Birdman or (The Critic-Proof Film)

I recently saw Birdman or (The Unexpected Virtue of Ignorance), and I was surprised I didn’t like it (my review is here). The film currently has a 94% rating on Rotten Tomatoes, and its appeal is obvious. It deflates superheroes at a time when our pop culture is oversaturated with them. And it does so in a tightly-wound meta package that juices star Michael Keaton for all he’s worth: his status as the original movie Batman now turned washed-up actor clawing back his relevance parallels his character’s status as the original movie Birdman now turned washed-up actor clawing back his relevance.

Birdman also insulates itself from criticism by exploiting our sympathy for Keaton, flattering the audience intellectually, and purporting to offer universal truths.

Micheal Keaton in Birdman

The film badly wants us to understand that its protagonist, Riggan Thomson, is Michael Keaton, albeit an unhinged, desperate version of the actor. An early scene sees Keaton – uh, I mean Thomson – doing press for the prestigious new Broadway production he’s directing and starring in. The interviewers alternately quote Roland Barthes, interrogate Thomson about facelifts, and become excited at the mention of Batman – uh, I mean Birdman. The scene is a caricature of how Keaton might be treated in interviews. One interviewer asks the ugly question, “Are you at all afraid that people will say you’re doing this play to battle the impression that you’re a washed-up comic strip character?”

The effect of all this Keaton = Thomson business is that the audience's pre-existing sympathy for Keaton is immediately drawn upon to create sympathy for Thomson. It doesn’t even matter that Thomson is a maniac or that his production – which is extensively showcased, for whatever reason – looks stiff and sophomoric. People want Keaton’s comeback to succeed. For that to happen, the audience also has to find some value in Thomson’s comeback, the substance of Birdman. Which is pretty easy to do. After all, Thomson is basically Keaton, and we all went into this movie rooting for Keaton, right?

The worst exploitation of the audience's sympathy comes when a cartoonishly sinister theatre critic promises to skewer Thomson’s play sight unseen because she resents the whole notion of a movie star on Broadway. This character's inclusion is a preemptive strike against anyone who would dare criticize the underdog Keaton or his ambitious new film. According to Birdman, artists are brave champions of truth and critics are acid-spitting villains. And you’re not a villain, are you?

The problem is that Thomson’s Broadway production – rightly shot down throughout the film as a pretentious vanity project – is successful due only to its surprise gimmick of Thomson shooting himself in the head, onstage, with a live gun. The film's equation of itself with this production is not really flattering. Birdman also gets by on gimmicks, particularly the faux-single-take (not revealed in trailers and mostly kept under wraps until the film's debut in Venice). Strip away the movie’s ouroboros-like construction and its technical prowess and you’re left with a standard melodrama full of subplots that go nowhere.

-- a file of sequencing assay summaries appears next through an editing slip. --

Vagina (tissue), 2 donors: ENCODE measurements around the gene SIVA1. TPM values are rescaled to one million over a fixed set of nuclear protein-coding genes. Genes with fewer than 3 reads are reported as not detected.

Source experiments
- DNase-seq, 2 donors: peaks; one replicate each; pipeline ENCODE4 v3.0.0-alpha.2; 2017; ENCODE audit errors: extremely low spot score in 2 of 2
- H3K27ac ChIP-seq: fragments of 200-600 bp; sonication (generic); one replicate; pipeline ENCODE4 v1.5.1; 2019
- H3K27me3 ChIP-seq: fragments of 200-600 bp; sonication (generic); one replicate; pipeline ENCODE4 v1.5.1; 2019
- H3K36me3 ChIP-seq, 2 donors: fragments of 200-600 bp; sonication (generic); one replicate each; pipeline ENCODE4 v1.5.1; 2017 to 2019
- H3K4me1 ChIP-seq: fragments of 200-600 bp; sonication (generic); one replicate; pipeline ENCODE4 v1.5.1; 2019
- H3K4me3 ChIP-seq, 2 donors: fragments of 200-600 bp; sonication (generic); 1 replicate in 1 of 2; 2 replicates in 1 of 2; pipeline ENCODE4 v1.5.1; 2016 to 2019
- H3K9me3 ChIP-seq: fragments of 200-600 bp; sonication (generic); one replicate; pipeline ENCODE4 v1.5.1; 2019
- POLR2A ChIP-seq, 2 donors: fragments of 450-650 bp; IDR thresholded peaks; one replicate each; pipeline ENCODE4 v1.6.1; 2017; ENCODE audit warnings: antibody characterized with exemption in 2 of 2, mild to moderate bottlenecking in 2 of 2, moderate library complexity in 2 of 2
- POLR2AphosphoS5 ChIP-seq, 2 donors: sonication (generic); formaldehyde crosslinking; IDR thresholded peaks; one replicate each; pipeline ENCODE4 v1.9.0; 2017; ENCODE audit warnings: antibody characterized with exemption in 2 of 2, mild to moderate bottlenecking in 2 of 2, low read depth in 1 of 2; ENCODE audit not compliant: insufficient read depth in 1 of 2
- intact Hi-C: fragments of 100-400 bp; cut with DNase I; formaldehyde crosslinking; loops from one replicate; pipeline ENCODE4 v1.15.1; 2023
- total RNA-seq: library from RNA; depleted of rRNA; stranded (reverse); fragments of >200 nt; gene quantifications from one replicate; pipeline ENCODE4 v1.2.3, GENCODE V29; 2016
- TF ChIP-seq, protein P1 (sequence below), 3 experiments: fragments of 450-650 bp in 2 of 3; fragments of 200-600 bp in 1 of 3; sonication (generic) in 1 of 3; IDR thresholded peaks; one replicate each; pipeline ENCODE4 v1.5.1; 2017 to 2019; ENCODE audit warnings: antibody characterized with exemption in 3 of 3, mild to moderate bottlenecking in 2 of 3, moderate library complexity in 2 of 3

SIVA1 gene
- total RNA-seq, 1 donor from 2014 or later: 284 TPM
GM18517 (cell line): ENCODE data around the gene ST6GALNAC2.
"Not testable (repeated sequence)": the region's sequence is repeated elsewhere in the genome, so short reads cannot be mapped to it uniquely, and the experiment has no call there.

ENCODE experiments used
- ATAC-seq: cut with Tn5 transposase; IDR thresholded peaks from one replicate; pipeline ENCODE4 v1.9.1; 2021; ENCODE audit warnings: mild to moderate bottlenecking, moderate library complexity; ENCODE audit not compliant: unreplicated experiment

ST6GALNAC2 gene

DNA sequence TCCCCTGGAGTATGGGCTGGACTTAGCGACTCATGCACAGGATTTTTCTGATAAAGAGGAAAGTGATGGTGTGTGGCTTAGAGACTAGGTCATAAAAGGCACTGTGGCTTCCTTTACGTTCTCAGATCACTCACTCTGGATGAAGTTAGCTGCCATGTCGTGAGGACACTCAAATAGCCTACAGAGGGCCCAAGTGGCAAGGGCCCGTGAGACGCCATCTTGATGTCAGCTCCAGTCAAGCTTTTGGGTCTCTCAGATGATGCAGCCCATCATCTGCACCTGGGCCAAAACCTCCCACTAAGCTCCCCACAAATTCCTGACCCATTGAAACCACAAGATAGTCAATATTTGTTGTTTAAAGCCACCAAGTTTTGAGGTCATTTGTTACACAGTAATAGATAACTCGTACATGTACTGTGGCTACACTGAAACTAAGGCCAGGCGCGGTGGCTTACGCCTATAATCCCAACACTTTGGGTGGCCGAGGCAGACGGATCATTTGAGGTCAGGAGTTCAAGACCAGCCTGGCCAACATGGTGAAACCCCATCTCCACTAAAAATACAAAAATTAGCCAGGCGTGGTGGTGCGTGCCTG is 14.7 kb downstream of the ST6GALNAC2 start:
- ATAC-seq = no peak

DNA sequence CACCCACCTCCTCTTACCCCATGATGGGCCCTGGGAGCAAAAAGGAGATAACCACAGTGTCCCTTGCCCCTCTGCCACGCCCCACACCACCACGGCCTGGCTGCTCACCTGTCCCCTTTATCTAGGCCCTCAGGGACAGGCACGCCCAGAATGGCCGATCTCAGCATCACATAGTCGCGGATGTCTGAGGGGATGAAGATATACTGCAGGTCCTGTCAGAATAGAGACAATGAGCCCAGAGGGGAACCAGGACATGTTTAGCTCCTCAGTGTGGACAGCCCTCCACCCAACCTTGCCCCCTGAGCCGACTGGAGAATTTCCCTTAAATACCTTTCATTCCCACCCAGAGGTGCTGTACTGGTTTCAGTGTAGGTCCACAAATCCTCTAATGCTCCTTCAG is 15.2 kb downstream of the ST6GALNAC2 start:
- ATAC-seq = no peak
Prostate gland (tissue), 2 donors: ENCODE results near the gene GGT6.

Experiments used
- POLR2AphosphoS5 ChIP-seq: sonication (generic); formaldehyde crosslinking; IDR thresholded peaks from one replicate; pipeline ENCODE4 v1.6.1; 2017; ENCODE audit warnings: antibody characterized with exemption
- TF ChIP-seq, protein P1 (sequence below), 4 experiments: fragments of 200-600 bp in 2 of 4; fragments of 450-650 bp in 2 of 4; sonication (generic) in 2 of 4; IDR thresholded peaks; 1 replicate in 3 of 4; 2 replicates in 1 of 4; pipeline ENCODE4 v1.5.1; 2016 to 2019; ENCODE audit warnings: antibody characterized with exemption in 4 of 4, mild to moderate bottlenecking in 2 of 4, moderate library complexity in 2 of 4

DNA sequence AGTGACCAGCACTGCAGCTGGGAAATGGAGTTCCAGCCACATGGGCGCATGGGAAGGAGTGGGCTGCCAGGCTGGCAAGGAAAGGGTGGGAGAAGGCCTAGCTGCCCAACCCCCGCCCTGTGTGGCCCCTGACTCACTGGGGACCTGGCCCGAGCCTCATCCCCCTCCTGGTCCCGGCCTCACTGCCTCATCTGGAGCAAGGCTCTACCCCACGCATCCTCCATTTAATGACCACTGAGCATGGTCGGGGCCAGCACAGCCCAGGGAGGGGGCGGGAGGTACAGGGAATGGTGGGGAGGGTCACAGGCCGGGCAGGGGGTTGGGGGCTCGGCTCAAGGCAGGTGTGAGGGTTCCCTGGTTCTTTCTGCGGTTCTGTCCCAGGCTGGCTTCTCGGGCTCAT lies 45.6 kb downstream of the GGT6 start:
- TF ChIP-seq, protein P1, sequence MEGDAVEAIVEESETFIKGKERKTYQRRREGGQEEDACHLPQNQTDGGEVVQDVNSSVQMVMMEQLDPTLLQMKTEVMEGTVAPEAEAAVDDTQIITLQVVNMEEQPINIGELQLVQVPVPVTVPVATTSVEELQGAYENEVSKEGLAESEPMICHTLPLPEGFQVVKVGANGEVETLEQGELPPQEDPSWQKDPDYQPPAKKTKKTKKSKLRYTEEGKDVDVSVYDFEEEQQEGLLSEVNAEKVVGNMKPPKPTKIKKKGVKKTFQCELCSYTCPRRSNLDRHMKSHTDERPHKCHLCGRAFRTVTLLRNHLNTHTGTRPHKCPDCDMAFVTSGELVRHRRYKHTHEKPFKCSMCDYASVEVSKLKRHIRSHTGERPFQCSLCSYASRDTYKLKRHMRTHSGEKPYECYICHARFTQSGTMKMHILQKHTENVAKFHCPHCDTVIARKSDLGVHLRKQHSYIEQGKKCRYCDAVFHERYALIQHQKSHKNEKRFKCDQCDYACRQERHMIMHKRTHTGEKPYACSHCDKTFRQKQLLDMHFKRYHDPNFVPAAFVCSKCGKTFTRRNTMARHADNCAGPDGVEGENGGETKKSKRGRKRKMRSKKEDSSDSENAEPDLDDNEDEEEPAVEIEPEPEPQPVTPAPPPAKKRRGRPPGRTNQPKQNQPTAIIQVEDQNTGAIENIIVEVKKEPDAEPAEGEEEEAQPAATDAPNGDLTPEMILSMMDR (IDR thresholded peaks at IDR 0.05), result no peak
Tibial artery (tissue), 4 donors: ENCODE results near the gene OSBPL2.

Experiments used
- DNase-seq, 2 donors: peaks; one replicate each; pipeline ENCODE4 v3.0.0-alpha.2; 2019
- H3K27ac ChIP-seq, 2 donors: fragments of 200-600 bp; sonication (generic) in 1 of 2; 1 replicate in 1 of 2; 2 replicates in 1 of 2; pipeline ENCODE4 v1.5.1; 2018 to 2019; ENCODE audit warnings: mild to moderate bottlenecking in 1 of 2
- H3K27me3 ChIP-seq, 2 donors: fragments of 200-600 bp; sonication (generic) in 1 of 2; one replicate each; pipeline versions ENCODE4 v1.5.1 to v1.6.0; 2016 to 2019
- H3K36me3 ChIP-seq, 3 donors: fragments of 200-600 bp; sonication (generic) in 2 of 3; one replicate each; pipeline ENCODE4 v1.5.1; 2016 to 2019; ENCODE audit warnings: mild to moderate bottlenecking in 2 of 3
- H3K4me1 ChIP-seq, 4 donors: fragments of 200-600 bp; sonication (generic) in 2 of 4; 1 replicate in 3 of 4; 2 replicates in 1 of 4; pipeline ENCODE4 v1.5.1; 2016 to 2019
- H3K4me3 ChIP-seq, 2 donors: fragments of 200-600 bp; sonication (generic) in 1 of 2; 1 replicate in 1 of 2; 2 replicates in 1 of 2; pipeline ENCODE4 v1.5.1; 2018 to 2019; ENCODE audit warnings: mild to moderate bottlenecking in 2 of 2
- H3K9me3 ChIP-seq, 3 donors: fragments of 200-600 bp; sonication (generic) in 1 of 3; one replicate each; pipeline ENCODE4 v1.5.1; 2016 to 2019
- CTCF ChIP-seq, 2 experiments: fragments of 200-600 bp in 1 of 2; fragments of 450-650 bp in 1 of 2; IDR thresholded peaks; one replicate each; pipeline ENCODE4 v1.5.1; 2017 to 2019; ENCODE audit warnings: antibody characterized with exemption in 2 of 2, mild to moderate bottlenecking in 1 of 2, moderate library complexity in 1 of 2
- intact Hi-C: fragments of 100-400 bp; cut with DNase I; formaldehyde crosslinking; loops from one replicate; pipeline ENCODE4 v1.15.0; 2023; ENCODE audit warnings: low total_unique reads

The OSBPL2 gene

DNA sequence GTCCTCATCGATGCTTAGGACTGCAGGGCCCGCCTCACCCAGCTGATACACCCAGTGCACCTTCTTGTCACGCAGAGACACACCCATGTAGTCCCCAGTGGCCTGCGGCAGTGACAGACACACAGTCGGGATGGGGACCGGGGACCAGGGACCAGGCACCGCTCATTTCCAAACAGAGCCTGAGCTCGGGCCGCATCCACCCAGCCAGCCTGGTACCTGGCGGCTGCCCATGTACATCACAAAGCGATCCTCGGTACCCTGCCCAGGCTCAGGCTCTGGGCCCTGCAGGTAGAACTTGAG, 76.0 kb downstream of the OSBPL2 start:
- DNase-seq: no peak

Even if Birdman is purposely terrible, as might be suggested, it’s easy for viewers to claim that was the point, it’s a meta black comedy! Yeah, sure – a black comedy that repeatedly draws on two jokes: a) a person throws a tantrum or gets in a fight and then someone walks in on them, and b) the word “balls.” No matter. If you go into Birdman wanting it to succeed, you can find a way to argue that it has. It’s a critic-proof film.

Keaton and Edward Norton in Birdman

One detail doesn’t fit into the grand meta scheme: Thomson directs the Broadway production, but Keaton certainly didn’t direct Birdman. So who did? The film's scheme quietly but firmly denies the existence of director Alejandro González Iñárritu. Among all the meta messiness and the unedited, seemingly authentic performances, there is no room for the film to admit its own subjectivity. Instead, Birdman is desperate to be seen as a piece of living, breathing art that risks body and soul to expose universal truths – just like the way Thomson views his own Broadway production.

And it’s obnoxious as hell.

Iñárritu begs you to be on his side as he demolishes ad nauseam the evil strawmen of Hollywood, critics, and social media, all while pretending his viewpoints are the unspoken stuff we all know to be true. It's easy to agree with the basic arguments – but it's a little too easy, and the arguments are never more than basic. I just don’t harbour the same endless angst over those supposed evils that Birdman does. I’m also not so invested in Keaton’s comeback that I’m blind to the film’s myriad tricks, which include constantly patting the audience on the back for having the taste to choose Birdman over Batman.

The audience and critics end up adoring Thomson’s play because of its live gun gimmick, and they are undoubtedly fools. I wonder what that makes us for hoisting Birdman onto the Oscar-contender pedestal. Suckers for a good (or in Thomson's case, bad) comeback story? Suckers for intellectual flattery? Or participants in a piece of purposely terrible performance art? I’m not sure, but the film’s bitter, manipulative spirit doesn’t inspire any love in me.

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